ICC to Issue Correction Regarding Special Inspections of Trusses
Des Moines, Iowa is in the process of updating their building codes so they are aligned with the 2018 International Building Code. Rick Parrino, SBCA Board Member and general manager of Plum Building Systems, was gearing up to submit comments and speak with his local officials about Section 1705.5.2 – Metal-plate-connected wood trusses.
Hoping the city of Des Moines would not adopt this entire section, he reached out to SBCA staff on February 1 for information.
“I was concerned this section would add costs to the construction by hiring a special inspector,” Parrino said. “These costs do not need to be there, because inspectors are already inspecting trusses for bracing.”
Obviously, there was significant concern over what SBCA thought was true and what was written in the 2018 version of the IBC. SBCA staff began the detective work needed to figure out what had happened and if this was accurate or an error.
In April 2016, proposal S138-16 was introduced by a representative of the National Council of Structural Engineers’ Association (NCSEA) during the 2018 IBC code development process in Louisville, Kentucky. The proposal sought to amend Chapter 17 of the 2015 IBC and add language requiring special inspections of roof trusses over 60 inches high, written as follows:
1705.5.2 Metal-plate-connected wood trusses
Special inspections of wood trusses with overall heights of 60 inches (1525 mm) or grater shall be performed to verify that the installation of the permanent individual truss member restraint/bracing has been installed in accordance with the approved truss submittal package.
While SBCA fully understands the concerns that NCSEA has and the importance of permanent web member lateral restraint and diagonal bracing, having special inspections for all trusses over 60 inches in height feet would be very onerous, given it would apply to nearly all trusses. During the hearings, many construction industry professionals asked the committee to reject the proposal given its breadth of application and cost of implementation.
Between the first Committee meetings in April 2016, and the October 2016 Public Comment Hearings, SBCA engaged in a series of conversations with NCSEA and, together, found a solution that did not require a change to the IBC. Based on our work together, NCSEA withdrew their proposal during the final comment hearings.
Parrino provided this background information to a local building official, only to receive a response and a copy of the 2018 IBC wondering if Parrino actually read the code, as the special inspection language made it into the final published version.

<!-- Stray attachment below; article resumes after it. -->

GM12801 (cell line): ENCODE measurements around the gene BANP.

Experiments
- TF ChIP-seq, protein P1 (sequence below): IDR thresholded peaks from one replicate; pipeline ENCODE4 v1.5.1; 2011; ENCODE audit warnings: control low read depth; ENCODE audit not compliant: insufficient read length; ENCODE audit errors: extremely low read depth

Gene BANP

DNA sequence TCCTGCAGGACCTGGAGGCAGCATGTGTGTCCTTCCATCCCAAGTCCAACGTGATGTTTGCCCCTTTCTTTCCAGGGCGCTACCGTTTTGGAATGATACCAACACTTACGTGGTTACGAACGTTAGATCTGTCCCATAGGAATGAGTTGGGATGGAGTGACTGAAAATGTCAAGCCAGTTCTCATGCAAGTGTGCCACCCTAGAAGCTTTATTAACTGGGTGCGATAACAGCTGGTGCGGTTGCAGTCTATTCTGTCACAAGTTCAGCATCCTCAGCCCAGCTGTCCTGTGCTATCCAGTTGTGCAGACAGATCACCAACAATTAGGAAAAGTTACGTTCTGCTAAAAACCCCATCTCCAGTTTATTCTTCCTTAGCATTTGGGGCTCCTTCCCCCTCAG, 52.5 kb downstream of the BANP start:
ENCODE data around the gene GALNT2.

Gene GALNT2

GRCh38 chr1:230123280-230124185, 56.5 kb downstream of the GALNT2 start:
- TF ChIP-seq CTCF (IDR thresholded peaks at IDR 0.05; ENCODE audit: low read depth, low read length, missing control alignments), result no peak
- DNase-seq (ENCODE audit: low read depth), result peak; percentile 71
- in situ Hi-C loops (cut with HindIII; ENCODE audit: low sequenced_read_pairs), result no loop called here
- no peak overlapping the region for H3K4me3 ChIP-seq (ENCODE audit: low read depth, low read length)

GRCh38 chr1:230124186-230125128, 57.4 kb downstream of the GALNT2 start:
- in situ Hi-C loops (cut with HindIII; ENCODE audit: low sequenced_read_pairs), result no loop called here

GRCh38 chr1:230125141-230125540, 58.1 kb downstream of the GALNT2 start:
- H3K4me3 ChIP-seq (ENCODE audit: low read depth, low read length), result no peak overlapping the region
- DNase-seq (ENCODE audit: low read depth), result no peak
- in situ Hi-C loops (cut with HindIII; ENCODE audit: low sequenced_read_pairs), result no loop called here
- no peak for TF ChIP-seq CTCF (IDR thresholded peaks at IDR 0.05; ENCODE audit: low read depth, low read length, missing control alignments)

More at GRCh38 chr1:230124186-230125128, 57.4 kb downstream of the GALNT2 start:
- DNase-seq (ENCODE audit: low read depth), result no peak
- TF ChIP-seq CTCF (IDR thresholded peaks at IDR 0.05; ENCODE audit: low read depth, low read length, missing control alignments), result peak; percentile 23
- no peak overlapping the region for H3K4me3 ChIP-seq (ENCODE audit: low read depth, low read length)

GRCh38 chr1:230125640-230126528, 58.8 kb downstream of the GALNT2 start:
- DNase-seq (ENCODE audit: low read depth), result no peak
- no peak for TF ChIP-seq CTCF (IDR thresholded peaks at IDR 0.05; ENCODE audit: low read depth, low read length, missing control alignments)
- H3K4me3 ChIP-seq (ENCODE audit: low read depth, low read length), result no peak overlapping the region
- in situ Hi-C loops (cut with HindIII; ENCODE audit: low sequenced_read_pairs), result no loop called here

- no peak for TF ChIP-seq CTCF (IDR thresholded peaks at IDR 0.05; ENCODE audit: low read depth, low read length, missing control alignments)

After researching the 2016 code development process, to make sure the proposal was withdrawn, SBCA contacted ICC to notify them the specific section should not have been included in the new codes since it was withdrawn by NCSEA. On Feb. 12, ICC representatives responded and let us know that they will be issuing an Errata for section 1705.5.2 of the 2018 IBC.
What this story tells us is that there is great value in engaging in conversations with your local building and elected officials regarding building codes and other issues affecting your company. These types of discussions can also really help every member, like this one did, where there may be information in the market that is not correct or needs to be clarified and by working together we find a professional path forward.
“When passing codes, (jurisdictions) don’t always easily recognize the additional costs they are adding to the project or not looking at what the actual field application may be,” Parrino said. “So much of the building code is specific to how an individual jurisdiction operates. If they are doing permanent bracing inspections well, there is no need for the IBC to require the cost of a special inspection. This is where members of our industry can step in and point out how it will actually be applied in the field and how we can work together to ensure that trusses are installed properly.”
He added, “We can complain about new codes, but it doesn’t help if we aren’t participating and being part of the solution.”
The second lesson in this story is to always provide market feedback to SBCA, as this information is vital to understanding current knowledge and making sure there is not market place knowledge dissonance. “SBCA staff have the tools available to them, so collectively knowledge on issues like these are important to exchange,” said Parrino. “I know SBCA has a team focused on these issues and is actively participating in the code development process.”
Finally, Rick encourages all component manufacturers to reach out and invite building officials and local legislature into your plant for a tour and discussion about the building component industry. These relationships will allow us to solve problems readily, as happened here, simply because there is great communication.